Get Lean and Mean in Mobile Development

Verizon joined AT&T and eliminated its unlimited data plans last week. That was bad news for businesses that see mobile as an important tool in their IT strategies.

Data caps mean they may find themselves either doing less or paying more. What are people with computer programming degrees to do? Realize that the new world of mobile development needs some brushing up of coding skills and an old school dose of software architecture efficiency.

Early in computing, programming had to be efficient. For example, in the 1970s, a symbolic mathematics program called Macsyma had to run in about a megabyte of memory. But computers, following Moore’s law, rapidly grew in power and dropped in cost. Companies increasingly wanted to get business benefit out of computing. It became more cost-effective to program less efficiently, using tools that would get results faster. Code may not have remained elegant, but then, it didn’t have to. Better to have results soon enough to take advantage of business opportunities. However, mobile changes all that when users don’t have unlimited data plans. Verizon’s new plan has gone from a $30 flat data rate for a smartphone to fees that can run as high as $80 a month for 10 gigabytes. Not that many users will come close to that level. But tiered pricing can force businesses into choosing slightly more expensive data plans so their traveling employees can have complete access to IT systems through phones or tablets — particularly when those systems might include video or other large amounts of data for training or presentation purposes.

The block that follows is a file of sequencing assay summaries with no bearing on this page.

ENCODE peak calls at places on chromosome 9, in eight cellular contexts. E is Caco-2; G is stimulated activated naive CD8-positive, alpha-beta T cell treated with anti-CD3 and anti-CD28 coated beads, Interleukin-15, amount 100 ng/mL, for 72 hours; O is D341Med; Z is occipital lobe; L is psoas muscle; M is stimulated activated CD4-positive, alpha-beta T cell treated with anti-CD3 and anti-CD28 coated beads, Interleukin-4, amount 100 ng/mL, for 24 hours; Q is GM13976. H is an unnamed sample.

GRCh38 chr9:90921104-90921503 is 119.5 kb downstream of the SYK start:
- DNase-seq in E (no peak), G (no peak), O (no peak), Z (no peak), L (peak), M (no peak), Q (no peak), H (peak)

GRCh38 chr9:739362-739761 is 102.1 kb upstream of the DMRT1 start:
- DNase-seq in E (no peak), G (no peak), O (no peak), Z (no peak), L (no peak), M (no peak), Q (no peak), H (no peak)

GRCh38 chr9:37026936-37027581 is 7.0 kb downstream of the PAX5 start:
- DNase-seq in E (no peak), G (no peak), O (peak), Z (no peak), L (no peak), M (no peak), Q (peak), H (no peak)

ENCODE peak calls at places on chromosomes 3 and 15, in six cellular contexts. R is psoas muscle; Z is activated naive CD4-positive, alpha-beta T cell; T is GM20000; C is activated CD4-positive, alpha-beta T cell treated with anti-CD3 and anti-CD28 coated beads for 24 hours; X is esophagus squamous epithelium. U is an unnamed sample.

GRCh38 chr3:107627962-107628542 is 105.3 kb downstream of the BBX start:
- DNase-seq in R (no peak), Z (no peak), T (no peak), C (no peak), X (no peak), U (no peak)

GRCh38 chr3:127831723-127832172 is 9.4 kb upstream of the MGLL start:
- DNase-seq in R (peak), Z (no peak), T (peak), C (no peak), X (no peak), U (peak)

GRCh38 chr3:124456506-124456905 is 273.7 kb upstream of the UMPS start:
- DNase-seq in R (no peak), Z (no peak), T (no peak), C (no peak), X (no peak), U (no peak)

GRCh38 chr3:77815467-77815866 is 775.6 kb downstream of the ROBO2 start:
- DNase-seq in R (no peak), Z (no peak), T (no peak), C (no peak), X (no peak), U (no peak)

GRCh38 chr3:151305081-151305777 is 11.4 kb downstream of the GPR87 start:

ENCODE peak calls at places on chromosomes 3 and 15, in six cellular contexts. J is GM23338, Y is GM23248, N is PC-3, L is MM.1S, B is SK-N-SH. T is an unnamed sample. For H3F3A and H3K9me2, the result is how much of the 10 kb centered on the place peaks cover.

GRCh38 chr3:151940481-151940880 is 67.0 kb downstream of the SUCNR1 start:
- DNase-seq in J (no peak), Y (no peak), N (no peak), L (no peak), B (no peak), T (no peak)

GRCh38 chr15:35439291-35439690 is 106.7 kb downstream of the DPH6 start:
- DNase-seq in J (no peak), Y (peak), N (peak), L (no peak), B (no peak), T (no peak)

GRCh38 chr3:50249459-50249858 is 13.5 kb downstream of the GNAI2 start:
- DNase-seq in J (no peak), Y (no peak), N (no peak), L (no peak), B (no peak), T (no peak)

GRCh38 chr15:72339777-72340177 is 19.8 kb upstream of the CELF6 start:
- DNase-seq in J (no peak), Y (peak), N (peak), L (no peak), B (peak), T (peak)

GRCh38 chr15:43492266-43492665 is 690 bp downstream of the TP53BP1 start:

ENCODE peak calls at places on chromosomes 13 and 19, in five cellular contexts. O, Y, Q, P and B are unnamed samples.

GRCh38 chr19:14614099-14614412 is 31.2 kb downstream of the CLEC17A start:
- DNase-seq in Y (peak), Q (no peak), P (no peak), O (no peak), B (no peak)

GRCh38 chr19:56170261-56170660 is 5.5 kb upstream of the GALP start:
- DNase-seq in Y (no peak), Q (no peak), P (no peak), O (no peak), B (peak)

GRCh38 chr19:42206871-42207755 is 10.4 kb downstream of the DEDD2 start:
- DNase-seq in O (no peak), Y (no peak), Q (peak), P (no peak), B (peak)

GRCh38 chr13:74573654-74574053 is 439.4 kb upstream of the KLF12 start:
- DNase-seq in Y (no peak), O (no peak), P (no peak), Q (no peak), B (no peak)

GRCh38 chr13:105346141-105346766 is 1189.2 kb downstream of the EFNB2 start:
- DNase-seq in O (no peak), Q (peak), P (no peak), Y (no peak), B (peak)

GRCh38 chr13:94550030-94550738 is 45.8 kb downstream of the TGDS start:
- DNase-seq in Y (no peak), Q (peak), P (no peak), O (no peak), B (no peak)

There are two major parts to writing efficient mobile applications: the client itself and how to partition data and processing between the client and a back end system. On the client end, even though you can look at specific efficiencies you can gain from a particular programming language, choosing the right data structures and algorithms  you learned in your information systems degree will play a far more important role. Then consider the trade-offs between what the mobile device can do and what can be done by in-house systems. For example, can you store data on a server and pass only the bare minimum of data that the client will need? Is it more effective for the particular use to cache blocks of data that will likely be necessary anyway? Can the program pull down those blocks a few times a day when the device is on a Wi-Fi connection, rather than using the cellular network, cutting down billable data use?

Think of mobile applications as systems with one foot on a server or cloud and the other on the handheld client, where the goal is to shift data back and forth as little as possible, and you can help your company save money on its wireless expenses.

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